Fulbright Scholar and Professor of Geology John Ritter is no exception. This week, Ritter presented his work with co-author John Weber, professor of geology at Grand Valley State University in Michigan, to more than 6,000 geoscientists in attendance at the 117 th annual meeting of the Geological Society of America (GSA) at the Salt Palace Convention Center in Salt Lake City, Utah.
Titled “Geomorphology and Quaternary Geology of the Northern Range, Trinidad: Recording Quaternary Subsidence and Uplift Associated with a Pull-Apart Basin,” the paper resulted from work indirectly related to Ritter’s Fulbright experience from January to June 2005 in Trinidad.
Ritter explained that the Northern Range formed as a result of a collision between the Caribbean and South American tectonic plates about 12 million years ago. Following this collision, the gulf between Trinidad and Venezuela (the Gulf of Paria) began to expand and continues to grow in width. As it does, the Northern Range, and northern Trinidad in general, is sinking.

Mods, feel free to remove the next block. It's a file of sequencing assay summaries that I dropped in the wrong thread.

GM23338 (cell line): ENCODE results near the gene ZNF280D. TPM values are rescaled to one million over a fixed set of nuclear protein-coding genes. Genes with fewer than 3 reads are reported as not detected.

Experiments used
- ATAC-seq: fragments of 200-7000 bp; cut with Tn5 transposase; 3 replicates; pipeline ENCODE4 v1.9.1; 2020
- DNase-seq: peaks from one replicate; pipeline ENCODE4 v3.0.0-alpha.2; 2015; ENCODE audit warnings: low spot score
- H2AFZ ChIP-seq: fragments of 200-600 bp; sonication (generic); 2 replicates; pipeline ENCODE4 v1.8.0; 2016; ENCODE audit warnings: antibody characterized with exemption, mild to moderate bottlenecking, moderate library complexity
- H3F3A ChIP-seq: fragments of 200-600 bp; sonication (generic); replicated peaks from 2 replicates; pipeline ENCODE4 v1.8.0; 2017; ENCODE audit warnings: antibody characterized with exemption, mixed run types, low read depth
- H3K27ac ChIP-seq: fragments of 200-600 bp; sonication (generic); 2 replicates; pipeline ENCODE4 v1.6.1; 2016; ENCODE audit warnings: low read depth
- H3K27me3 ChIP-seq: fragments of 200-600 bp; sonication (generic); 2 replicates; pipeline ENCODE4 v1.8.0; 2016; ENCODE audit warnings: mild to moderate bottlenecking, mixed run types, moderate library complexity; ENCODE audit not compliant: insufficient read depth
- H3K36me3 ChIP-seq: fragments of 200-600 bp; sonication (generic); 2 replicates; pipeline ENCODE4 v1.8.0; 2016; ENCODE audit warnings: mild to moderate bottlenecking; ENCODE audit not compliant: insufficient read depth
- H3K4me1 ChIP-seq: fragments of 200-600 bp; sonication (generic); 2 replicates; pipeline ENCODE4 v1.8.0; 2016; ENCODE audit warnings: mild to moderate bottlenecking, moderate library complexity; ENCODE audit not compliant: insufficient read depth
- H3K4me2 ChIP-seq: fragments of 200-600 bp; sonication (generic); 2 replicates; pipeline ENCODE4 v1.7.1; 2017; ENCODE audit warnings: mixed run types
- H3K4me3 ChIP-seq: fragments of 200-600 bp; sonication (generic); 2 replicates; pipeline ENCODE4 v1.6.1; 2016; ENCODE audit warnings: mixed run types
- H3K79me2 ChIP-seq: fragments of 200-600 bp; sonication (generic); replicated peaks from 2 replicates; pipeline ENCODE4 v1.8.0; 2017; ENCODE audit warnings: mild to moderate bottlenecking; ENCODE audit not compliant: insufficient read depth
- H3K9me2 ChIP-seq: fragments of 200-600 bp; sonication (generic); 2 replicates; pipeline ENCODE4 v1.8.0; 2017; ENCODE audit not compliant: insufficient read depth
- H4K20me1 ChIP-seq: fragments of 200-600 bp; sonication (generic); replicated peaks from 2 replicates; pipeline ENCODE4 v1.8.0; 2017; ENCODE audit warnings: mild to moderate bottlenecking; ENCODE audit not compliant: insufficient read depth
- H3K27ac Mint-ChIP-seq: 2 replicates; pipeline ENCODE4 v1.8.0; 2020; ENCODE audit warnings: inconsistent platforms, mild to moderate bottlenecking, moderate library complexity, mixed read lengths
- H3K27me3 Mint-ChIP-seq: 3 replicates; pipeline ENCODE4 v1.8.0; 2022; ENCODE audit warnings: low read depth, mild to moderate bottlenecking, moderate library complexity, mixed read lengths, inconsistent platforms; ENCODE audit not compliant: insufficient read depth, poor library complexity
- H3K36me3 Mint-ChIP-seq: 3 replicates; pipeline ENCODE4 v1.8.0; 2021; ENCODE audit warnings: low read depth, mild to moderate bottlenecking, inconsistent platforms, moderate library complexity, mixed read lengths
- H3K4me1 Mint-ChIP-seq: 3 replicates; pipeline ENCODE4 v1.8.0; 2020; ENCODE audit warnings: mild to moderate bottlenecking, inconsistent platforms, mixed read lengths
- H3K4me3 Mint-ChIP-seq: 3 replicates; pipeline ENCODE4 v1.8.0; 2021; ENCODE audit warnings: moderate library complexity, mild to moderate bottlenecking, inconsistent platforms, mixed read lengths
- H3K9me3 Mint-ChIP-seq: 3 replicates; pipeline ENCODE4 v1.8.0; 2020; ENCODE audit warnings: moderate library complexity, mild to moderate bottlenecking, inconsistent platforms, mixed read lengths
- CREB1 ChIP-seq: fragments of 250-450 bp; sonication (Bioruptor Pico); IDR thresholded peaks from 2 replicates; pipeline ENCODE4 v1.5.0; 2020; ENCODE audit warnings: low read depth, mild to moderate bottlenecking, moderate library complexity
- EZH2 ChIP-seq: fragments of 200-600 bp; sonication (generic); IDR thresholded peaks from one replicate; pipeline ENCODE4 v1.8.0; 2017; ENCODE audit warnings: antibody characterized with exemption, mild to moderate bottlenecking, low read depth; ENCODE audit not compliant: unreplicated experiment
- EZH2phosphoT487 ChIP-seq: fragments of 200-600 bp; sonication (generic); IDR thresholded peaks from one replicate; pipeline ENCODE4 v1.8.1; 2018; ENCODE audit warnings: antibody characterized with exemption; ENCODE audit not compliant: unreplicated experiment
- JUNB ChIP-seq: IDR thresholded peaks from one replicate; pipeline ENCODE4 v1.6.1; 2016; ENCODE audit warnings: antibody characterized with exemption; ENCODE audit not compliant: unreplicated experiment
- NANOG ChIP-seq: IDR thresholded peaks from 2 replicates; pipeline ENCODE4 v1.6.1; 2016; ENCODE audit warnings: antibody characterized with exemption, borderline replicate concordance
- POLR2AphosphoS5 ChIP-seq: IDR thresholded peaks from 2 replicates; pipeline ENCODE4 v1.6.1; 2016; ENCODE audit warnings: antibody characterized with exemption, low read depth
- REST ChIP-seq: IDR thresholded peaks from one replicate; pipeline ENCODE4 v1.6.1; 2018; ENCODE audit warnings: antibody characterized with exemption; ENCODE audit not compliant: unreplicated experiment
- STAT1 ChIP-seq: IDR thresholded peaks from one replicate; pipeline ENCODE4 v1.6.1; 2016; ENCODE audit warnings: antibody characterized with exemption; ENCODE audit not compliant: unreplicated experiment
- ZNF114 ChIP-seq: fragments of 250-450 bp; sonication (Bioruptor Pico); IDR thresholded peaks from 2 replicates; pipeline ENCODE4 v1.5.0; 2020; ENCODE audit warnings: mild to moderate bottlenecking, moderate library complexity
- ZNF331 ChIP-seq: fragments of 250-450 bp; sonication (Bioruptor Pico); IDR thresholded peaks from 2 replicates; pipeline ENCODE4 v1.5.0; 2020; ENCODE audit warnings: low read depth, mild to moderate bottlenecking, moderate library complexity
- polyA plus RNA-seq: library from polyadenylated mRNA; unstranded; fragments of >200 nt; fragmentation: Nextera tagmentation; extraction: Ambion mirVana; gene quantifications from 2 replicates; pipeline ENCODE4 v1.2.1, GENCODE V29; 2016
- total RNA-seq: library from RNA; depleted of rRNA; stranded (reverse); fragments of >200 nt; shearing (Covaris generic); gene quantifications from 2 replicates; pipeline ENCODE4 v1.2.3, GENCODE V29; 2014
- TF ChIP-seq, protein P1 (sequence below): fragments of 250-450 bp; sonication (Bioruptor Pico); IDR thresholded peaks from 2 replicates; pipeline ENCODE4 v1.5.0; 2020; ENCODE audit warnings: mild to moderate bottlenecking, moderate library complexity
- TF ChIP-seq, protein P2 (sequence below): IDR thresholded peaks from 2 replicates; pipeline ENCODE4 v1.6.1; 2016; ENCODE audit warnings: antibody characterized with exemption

“The work I am presenting at GSA is a look at how the uplift and subsequent sinking are reflected in the landscape,” Ritter said. “It is a function of landscape evolution over 12 million years and more specifically over the last two million years.”
Ritter has also prepared a proposal for continued study in Trinidad, which he has submitted to the American Chemical Society for support through the Petroleum Research Fund.
“It is a three-year project, if fully supported, with summer field experiences for up to three students,” Ritter said.
“The work associated with my Fulbright experience was focused on development in the Northern Range and the impact it has on landslides and floods associated with hurricanes or extreme rainfall events,” he said. “Not only has development increased the hazard potential, but it has put more people at risk as well.”
Ritter’s work in the Fulbright study is being reviewed for publication in the journal Sustainable Development. The manuscript is titled “Using GIS to Examine Options for Sustainable Mountain Development, Trinidad.”
A fluvial or stream geomorphologist, Ritter looks at how climate and tectonism control the evolution of stream systems – specifically alluvial fan systems.
“While my background has been in arid and semiarid alluvial fans, the work in Trinidad allows me to expand this into a humid tropical climate where there is a considerable orographic effect on rainfall and a significant tectonic (the uplift and subsidence) impact,” Ritter said.
- Phyllis Eberts
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